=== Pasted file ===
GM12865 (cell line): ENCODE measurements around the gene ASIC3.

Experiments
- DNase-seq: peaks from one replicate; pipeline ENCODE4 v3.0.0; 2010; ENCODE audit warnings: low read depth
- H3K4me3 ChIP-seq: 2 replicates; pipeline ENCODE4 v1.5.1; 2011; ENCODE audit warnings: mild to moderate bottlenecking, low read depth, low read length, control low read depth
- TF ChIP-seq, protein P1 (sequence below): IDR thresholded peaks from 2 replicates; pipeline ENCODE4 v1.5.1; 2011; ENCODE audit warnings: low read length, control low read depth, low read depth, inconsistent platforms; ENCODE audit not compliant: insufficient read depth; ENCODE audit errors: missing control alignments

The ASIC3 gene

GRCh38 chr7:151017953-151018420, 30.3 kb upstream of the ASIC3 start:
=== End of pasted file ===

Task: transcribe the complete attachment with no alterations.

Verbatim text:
GM12865 (cell line): ENCODE measurements around the gene ASIC3.

Experiments
- DNase-seq: peaks from one replicate; pipeline ENCODE4 v3.0.0; 2010; ENCODE audit warnings: low read depth
- H3K4me3 ChIP-seq: 2 replicates; pipeline ENCODE4 v1.5.1; 2011; ENCODE audit warnings: mild to moderate bottlenecking, low read depth, low read length, control low read depth
- TF ChIP-seq, protein P1 (sequence below): IDR thresholded peaks from 2 replicates; pipeline ENCODE4 v1.5.1; 2011; ENCODE audit warnings: low read length, control low read depth, low read depth, inconsistent platforms; ENCODE audit not compliant: insufficient read depth; ENCODE audit errors: missing control alignments

The ASIC3 gene

GRCh38 chr7:151017953-151018420, 30.3 kb upstream of the ASIC3 start: